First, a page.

Dear Fellow Flight Attendants,
A great deal has transpired since November 29, 2011. In some ways, it culminated with Sunday’s vote on the LBFO. This may have been the most important vote any one of us cast in our long careers. I was hopeful that everyone would make their voices heard and with a nearly 93 percent voter turnout, that goal was practically accomplished.
Of the 12,570 APFA members who cast a ballot, a solid majority voted “Yes.” I was one of them. However, APFA members on both sides of this debate were organized and vocal. I understand that there is a significant bloc of flight attendants that voted to reject the LBFO and pursue the more hard line strategy. I fully appreciate the reasoning behind the 5,088 “No” votes. What's more, I share the emotion that had a role in fueling that movement.
Regardless of the ballot’s outcome one thing is clear: no one’s vote indicated confidence in American Airlines management. That is not what this vote was about. This vote was about choosing a strategy to accomplish our ultimate goal: to realize a merger with US Airways while our Company is still in bankruptcy. That is how we will achieve a network contract, a new management team, and the job security that comes with working for an airline that can compete with United and Delta. We have made our choice and although it was not unanimous, our effort to pursue it can be.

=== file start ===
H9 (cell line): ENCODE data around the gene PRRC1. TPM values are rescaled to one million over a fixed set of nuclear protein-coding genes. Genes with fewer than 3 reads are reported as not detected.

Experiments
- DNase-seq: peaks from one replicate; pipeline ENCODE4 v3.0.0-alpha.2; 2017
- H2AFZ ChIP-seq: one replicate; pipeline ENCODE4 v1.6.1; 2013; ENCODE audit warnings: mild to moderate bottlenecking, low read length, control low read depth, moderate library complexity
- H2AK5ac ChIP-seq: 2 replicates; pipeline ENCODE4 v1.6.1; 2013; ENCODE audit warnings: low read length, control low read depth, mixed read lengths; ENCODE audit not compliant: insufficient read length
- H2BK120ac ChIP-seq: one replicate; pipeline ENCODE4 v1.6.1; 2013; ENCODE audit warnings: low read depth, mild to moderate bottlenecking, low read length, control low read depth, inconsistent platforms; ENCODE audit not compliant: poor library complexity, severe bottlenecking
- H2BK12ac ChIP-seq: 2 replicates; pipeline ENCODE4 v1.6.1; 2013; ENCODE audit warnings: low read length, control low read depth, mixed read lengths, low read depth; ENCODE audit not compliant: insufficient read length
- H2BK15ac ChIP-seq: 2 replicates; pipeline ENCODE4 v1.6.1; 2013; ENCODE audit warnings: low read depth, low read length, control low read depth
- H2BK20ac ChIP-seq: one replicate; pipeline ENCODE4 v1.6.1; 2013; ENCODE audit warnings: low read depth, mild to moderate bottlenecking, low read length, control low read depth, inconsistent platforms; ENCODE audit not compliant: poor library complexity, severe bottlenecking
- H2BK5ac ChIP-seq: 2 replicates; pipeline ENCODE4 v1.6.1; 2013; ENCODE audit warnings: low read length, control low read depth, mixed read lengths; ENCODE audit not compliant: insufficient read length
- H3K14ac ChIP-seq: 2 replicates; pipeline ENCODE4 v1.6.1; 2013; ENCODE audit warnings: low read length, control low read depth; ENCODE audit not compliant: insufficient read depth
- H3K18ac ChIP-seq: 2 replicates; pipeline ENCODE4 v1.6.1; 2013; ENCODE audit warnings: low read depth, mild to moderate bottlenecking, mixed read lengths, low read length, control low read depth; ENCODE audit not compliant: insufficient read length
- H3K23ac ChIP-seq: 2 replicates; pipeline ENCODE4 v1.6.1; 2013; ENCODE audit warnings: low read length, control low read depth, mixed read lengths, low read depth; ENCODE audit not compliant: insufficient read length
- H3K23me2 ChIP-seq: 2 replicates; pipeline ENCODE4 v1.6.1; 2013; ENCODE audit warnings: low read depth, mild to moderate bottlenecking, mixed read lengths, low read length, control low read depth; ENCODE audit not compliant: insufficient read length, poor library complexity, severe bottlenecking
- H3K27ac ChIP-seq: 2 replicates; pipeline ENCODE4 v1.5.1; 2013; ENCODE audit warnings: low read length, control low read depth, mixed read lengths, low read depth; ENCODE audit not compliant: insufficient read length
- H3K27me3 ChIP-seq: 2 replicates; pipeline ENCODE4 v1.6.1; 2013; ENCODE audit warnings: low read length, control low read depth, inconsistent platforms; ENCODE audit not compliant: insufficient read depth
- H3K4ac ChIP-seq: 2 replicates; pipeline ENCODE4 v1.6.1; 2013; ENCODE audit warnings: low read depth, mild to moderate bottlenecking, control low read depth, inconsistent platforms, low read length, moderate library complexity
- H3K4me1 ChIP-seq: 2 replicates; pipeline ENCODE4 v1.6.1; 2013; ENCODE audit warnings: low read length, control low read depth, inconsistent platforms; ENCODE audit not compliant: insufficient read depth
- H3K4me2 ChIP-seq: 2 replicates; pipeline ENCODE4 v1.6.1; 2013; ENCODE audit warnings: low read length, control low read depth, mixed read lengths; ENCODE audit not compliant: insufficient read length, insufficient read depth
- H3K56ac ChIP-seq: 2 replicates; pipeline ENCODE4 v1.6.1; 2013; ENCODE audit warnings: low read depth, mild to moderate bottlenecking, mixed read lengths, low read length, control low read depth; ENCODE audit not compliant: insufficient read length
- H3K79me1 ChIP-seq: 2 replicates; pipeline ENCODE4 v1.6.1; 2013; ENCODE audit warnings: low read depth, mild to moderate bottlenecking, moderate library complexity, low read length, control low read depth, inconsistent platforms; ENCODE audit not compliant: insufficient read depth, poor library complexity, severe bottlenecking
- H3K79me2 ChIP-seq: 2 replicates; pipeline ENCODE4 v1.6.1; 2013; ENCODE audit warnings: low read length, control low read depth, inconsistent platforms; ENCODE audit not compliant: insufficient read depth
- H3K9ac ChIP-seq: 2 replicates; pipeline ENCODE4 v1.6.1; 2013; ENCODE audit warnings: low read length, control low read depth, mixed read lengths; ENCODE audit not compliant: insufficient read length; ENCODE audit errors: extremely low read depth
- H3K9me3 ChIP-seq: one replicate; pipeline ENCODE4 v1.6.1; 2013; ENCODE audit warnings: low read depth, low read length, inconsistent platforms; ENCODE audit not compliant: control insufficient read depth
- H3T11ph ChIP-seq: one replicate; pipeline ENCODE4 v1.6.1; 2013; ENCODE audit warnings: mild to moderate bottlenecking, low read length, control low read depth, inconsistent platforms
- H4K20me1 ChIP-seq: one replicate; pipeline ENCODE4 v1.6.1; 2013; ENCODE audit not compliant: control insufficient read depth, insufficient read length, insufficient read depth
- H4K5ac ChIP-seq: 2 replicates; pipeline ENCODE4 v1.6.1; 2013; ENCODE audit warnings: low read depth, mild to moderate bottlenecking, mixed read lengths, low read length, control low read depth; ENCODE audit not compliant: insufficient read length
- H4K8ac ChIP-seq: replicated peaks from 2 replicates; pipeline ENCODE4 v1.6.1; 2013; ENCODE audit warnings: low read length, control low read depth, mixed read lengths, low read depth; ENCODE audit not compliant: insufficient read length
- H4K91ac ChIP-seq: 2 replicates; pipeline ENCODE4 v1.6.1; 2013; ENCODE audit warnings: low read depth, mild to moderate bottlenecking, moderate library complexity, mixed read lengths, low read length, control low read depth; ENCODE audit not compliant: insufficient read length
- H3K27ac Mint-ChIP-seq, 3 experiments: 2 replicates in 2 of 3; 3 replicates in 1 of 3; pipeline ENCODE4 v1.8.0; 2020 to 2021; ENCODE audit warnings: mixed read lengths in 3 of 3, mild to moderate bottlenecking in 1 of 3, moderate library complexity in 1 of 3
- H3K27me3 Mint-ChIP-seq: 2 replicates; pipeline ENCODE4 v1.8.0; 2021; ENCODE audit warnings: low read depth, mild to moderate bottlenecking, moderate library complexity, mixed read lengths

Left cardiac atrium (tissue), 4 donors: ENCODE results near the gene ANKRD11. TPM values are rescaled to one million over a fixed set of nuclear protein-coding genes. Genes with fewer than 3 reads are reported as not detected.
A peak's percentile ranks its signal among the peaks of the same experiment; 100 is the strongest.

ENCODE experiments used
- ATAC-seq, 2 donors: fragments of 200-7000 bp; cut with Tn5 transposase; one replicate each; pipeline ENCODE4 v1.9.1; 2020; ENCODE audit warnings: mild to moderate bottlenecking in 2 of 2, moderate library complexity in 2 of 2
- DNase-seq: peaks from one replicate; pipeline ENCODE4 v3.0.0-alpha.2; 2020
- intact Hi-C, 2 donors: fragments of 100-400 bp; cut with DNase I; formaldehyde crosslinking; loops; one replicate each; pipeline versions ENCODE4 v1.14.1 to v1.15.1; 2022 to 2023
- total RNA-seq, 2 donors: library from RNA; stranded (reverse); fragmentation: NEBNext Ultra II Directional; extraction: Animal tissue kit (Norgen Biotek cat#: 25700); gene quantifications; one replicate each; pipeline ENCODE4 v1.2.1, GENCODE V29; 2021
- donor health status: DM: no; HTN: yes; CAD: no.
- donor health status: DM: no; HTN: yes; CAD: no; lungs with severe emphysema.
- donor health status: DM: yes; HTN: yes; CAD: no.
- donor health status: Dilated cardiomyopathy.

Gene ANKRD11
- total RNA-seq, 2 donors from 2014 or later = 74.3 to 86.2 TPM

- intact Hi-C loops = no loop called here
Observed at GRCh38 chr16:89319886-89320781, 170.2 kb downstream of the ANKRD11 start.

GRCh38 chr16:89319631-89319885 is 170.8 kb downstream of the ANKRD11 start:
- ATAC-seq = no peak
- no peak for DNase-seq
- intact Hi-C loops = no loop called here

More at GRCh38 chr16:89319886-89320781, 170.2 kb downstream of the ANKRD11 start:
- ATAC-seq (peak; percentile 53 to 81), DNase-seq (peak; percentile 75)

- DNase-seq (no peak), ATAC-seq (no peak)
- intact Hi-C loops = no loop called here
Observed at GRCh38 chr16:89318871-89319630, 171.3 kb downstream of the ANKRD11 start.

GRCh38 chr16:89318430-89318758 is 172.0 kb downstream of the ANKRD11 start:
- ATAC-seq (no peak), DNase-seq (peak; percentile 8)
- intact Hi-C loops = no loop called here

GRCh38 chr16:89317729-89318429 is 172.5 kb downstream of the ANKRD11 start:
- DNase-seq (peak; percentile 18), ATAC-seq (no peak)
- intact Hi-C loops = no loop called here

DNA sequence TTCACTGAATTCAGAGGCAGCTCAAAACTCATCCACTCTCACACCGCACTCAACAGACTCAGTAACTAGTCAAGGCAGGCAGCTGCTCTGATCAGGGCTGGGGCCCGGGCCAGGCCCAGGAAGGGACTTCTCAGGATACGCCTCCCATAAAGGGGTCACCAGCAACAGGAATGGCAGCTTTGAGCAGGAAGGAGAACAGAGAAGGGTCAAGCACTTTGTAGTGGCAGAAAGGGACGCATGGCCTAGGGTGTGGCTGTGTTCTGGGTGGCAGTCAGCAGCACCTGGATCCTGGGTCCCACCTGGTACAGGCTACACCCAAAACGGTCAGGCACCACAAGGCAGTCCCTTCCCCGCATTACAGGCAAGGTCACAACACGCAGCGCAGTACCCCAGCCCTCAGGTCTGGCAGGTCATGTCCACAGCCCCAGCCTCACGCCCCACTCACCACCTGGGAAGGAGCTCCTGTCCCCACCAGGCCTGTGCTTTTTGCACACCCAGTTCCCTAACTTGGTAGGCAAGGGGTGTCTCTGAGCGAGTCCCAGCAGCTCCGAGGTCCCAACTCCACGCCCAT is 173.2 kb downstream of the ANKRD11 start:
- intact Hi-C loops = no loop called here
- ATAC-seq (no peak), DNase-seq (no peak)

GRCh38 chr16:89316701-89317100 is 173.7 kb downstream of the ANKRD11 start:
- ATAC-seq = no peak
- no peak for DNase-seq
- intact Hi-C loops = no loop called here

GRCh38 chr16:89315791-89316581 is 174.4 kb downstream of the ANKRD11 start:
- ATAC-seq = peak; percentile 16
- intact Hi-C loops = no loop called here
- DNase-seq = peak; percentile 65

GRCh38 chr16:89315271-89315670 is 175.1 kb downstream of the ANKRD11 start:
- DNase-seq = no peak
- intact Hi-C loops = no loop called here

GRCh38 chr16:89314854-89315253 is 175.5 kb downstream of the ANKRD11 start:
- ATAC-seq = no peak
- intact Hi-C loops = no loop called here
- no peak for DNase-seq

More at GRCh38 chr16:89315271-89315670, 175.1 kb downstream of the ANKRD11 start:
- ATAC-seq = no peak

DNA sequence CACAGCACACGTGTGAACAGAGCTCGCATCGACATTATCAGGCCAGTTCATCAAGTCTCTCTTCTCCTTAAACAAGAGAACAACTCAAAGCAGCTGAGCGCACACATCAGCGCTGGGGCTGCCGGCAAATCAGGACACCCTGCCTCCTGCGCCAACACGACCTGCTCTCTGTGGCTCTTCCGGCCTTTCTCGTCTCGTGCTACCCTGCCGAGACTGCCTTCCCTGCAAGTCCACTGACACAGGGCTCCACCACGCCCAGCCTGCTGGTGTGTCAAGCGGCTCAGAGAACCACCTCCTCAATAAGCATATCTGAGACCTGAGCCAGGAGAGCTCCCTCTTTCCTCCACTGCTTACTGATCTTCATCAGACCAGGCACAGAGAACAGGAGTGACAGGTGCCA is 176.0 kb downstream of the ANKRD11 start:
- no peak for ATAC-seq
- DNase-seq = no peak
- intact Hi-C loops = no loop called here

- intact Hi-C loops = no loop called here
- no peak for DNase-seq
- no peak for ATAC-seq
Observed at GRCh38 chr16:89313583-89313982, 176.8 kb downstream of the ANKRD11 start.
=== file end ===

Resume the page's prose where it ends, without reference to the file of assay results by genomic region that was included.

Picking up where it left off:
Our membership has had enough of the failed leadership at our Company. We want real change and fair dealing. We want our airline back. We all want that.
On April 20, 2012, the three unions at American Airlines announced that we had reached agreements in principle with US Airways and would work to that end.When flight attendants saw that we had the opportunity to determine our own destiny, an incredible groundswell of support changed everything.That is what we have to do now. We must focus our efforts not on tearing each other down or continuing a debate that is over, but on achieving a merger with US Airways that puts Doug Parker at the controls. It is the employees that will write the next chapter of American Airlines’ history.
We may be exhausted and embattled, but I know we have enough fight left in us to go another round. And another, and another, if necessary. It is a privilege to fight alongside each of you.